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Title: How conditions of state weakness have influenced Iraqi foreign policy production 2003-2013
Author: Younis, Nussaibah
ISNI:       0000 0004 5366 6770
Awarding Body: Durham University
Current Institution: Durham University
Date of Award: 2014
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This thesis examines the impact of state weakness on Iraqi foreign policy since the US invasion. Drawing on the concept of the social contract in political theory, this project seeks to untangle the relationship between state legitimacy, violence and foreign policy. In the aftermath of the toppling of Saddam Hussein, the Iraqi state has undergone many forms of weakness. Each chapter of this dissertation deals with a qualitatively different moment in the trajectory of Iraqi state weakness and analyses the impact on the key foreign policies or relationships of that period. The limited research that has been conducted on post-invasion Iraq’s foreign relations has tended to portray Iraq as a passive victim of external interference. There have not been any comprehensive examinations of the way in which Iraq’s internal politics influence the activity of foreign powers in Iraq; nor of Iraq’s own foreign policy activity. The result is that little is understood about how post-invasion Iraq is positioning itself in a volatile regional environment. The literature on foreign policy analysis has a propensity to focus overwhelmingly on the role of great powers in the international system. Where small or weak states have been addressed, they are seen as merely responding to their vulnerable position in the hierarchy of powers. Drawing on recent work on the international relations of African states, this study introduces a new research agenda that seeks to understand the relationship between state weakness and foreign policy production.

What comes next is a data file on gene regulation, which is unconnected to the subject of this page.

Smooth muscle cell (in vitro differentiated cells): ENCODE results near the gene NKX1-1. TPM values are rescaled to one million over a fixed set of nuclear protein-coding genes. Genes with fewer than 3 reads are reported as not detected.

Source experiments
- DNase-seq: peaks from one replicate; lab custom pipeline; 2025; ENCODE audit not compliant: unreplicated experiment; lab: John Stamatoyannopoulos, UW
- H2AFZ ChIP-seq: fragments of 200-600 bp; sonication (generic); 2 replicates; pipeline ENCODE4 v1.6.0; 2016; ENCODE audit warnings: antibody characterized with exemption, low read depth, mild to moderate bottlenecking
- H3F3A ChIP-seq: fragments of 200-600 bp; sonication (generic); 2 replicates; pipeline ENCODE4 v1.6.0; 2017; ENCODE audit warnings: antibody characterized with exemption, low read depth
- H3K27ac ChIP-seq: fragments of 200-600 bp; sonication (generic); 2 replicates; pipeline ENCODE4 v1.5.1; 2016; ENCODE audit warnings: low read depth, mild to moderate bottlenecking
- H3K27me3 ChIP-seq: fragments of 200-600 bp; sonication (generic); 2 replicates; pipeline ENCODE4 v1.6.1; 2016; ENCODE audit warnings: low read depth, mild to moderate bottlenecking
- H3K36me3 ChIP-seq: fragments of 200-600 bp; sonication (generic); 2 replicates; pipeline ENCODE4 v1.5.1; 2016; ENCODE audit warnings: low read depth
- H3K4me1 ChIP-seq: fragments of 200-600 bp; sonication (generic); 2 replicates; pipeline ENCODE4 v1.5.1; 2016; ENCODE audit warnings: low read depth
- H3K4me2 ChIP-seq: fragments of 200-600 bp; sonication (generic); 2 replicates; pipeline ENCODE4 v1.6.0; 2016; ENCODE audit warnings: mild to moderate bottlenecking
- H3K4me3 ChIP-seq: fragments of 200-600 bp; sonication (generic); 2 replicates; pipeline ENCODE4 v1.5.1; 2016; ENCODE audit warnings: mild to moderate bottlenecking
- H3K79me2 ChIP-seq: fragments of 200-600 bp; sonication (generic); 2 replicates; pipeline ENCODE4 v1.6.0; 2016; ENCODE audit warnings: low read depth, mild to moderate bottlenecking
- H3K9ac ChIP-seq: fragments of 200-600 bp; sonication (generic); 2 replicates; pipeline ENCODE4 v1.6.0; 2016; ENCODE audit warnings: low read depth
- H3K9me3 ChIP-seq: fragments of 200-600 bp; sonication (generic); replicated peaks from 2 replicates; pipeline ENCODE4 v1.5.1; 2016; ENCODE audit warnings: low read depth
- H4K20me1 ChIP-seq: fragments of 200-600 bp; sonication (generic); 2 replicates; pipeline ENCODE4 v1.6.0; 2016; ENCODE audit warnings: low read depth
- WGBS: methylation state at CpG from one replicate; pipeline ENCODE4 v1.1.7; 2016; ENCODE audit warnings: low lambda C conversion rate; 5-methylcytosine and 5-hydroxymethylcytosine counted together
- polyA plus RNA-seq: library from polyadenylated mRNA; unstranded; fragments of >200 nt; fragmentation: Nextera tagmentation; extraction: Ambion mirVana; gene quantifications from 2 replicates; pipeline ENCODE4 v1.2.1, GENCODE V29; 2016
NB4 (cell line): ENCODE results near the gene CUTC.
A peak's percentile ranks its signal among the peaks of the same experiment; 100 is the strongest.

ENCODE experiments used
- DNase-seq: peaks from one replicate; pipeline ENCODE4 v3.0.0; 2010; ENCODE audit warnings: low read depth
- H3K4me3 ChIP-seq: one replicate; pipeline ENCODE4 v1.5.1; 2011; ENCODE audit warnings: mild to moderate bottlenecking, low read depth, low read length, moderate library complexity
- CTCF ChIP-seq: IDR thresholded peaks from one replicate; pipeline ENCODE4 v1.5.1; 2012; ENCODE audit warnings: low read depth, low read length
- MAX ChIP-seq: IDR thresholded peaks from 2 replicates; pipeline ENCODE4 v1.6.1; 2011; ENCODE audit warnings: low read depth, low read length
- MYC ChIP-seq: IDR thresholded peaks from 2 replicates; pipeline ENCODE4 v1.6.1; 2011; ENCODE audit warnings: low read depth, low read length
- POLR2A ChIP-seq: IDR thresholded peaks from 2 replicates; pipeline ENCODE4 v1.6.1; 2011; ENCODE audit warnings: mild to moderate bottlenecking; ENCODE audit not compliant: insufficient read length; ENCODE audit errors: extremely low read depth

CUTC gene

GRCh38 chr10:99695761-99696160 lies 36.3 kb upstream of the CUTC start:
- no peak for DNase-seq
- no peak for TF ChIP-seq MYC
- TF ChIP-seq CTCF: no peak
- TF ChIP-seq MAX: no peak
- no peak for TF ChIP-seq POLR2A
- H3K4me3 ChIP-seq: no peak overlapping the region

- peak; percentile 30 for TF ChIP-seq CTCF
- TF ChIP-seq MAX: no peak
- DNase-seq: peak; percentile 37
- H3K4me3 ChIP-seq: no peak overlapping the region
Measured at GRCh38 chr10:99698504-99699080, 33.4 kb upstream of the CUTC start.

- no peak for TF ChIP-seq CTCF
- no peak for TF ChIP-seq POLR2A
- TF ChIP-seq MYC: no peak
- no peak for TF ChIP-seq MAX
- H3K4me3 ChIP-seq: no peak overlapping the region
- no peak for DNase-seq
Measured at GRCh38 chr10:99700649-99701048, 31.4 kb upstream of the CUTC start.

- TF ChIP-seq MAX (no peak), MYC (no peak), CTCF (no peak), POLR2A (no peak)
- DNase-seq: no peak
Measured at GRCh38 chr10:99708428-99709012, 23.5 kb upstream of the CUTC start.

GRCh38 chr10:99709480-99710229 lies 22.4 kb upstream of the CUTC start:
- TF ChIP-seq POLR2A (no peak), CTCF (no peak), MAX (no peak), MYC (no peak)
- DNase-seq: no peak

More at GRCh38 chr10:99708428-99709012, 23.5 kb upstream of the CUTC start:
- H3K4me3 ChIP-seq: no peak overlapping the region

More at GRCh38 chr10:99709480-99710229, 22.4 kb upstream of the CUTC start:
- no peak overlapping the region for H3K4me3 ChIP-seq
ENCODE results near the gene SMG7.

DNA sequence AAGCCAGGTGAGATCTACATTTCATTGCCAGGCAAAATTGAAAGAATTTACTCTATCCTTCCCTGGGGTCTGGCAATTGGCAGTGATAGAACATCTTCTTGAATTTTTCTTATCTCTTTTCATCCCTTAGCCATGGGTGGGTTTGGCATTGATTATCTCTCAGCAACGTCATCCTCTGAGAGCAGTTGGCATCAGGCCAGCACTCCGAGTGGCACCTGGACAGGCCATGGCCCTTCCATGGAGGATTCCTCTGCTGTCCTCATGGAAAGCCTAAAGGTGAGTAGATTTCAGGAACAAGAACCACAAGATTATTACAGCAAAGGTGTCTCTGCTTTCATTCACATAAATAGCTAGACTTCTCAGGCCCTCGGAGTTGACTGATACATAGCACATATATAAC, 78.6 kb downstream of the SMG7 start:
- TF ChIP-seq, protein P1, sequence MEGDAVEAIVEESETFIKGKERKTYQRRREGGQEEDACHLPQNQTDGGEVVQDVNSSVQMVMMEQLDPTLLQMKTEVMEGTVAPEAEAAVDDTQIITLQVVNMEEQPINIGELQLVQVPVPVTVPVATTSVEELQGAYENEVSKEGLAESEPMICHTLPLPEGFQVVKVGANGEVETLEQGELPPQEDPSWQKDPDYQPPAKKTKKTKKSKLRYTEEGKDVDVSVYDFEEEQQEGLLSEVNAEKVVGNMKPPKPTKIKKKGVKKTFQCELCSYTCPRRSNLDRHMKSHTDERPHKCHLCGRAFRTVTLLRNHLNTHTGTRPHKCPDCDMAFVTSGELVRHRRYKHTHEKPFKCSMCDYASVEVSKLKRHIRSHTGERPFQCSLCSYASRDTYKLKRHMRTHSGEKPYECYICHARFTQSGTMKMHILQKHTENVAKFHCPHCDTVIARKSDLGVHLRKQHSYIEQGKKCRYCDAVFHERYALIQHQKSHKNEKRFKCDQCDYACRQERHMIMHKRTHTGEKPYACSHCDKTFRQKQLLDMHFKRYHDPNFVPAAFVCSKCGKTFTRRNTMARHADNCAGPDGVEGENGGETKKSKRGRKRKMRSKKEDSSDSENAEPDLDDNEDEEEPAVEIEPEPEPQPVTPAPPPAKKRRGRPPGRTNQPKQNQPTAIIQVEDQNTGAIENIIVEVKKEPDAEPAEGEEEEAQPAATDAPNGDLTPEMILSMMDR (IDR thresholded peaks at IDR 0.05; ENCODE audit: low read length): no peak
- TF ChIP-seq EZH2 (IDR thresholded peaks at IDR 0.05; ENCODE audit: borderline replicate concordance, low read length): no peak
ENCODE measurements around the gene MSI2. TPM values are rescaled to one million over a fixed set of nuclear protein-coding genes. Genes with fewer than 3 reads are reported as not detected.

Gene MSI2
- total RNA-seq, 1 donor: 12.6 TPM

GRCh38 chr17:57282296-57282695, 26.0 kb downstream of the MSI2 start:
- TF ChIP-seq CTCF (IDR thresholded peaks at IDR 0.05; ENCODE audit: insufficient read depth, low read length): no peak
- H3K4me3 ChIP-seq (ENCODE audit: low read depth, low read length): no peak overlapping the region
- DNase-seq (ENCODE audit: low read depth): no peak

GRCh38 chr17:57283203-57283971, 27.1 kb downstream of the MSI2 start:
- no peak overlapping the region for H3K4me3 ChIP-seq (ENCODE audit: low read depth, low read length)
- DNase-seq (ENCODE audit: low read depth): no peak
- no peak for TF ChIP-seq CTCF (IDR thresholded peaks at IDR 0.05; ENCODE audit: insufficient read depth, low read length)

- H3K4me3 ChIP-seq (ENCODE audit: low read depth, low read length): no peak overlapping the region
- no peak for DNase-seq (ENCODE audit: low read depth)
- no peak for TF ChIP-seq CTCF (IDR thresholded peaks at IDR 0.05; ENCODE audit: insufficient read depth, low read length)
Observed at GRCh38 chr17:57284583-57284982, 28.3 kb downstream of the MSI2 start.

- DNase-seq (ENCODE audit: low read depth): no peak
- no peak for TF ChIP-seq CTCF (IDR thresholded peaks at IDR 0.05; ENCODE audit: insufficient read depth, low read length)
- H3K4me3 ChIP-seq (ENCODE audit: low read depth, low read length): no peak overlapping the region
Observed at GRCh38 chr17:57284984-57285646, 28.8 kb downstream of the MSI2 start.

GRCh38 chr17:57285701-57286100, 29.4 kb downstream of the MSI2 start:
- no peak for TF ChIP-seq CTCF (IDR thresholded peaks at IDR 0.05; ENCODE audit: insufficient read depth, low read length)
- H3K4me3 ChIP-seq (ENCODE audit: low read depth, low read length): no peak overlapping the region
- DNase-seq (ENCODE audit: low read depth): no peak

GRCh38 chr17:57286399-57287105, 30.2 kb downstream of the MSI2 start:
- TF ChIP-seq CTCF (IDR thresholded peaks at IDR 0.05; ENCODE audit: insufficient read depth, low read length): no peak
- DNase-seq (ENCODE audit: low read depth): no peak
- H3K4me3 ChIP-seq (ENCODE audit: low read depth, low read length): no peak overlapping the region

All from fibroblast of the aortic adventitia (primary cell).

Supervisor: Not available Sponsor: Not available
Qualification Name: Thesis (Ph.D.) Qualification Level: Doctoral
EThOS ID:  DOI: Not available